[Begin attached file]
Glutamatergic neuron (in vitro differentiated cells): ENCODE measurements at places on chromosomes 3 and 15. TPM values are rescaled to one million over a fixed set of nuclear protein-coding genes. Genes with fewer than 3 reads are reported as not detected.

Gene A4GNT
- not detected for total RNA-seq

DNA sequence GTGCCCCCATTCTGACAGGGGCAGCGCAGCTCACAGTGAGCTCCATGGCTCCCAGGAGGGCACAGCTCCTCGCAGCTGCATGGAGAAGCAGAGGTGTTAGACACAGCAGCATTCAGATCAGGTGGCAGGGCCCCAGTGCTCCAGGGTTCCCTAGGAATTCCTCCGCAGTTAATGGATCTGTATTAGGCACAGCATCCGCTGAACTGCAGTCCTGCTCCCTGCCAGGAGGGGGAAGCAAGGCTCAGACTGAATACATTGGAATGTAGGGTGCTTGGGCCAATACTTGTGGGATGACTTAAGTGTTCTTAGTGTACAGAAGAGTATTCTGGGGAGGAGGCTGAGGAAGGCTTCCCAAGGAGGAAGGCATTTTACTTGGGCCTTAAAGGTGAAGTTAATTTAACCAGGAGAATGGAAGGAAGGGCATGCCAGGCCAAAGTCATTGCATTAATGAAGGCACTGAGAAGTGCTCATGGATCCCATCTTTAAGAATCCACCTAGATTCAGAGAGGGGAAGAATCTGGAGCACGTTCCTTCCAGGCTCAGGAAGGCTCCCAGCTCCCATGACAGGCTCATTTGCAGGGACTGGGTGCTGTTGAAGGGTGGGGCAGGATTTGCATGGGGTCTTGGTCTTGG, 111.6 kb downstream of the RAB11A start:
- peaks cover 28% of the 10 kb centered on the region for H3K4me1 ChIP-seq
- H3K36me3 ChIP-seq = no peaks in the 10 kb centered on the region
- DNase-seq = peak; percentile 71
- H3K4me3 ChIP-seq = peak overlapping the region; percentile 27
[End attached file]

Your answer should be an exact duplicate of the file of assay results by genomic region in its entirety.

Glutamatergic neuron (in vitro differentiated cells): ENCODE measurements at places on chromosomes 3 and 15. TPM values are rescaled to one million over a fixed set of nuclear protein-coding genes. Genes with fewer than 3 reads are reported as not detected.

Gene A4GNT
- not detected for total RNA-seq

DNA sequence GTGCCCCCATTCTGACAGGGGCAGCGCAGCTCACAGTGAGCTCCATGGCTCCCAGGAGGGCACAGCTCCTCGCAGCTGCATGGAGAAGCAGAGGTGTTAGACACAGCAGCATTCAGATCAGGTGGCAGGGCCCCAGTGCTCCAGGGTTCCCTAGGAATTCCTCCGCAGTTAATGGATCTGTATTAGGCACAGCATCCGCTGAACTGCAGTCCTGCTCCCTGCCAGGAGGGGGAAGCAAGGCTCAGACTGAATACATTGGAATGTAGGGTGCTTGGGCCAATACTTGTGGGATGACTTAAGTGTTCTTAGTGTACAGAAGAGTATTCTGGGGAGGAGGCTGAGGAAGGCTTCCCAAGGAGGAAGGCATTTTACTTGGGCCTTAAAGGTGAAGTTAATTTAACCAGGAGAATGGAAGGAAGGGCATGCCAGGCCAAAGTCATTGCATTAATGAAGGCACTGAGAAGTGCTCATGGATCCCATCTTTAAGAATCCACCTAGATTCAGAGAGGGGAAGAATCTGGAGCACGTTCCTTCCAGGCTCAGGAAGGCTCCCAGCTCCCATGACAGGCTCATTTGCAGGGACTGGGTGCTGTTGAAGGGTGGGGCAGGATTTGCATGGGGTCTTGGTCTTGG, 111.6 kb downstream of the RAB11A start:
- peaks cover 28% of the 10 kb centered on the region for H3K4me1 ChIP-seq
- H3K36me3 ChIP-seq = no peaks in the 10 kb centered on the region
- DNase-seq = peak; percentile 71
- H3K4me3 ChIP-seq = peak overlapping the region; percentile 27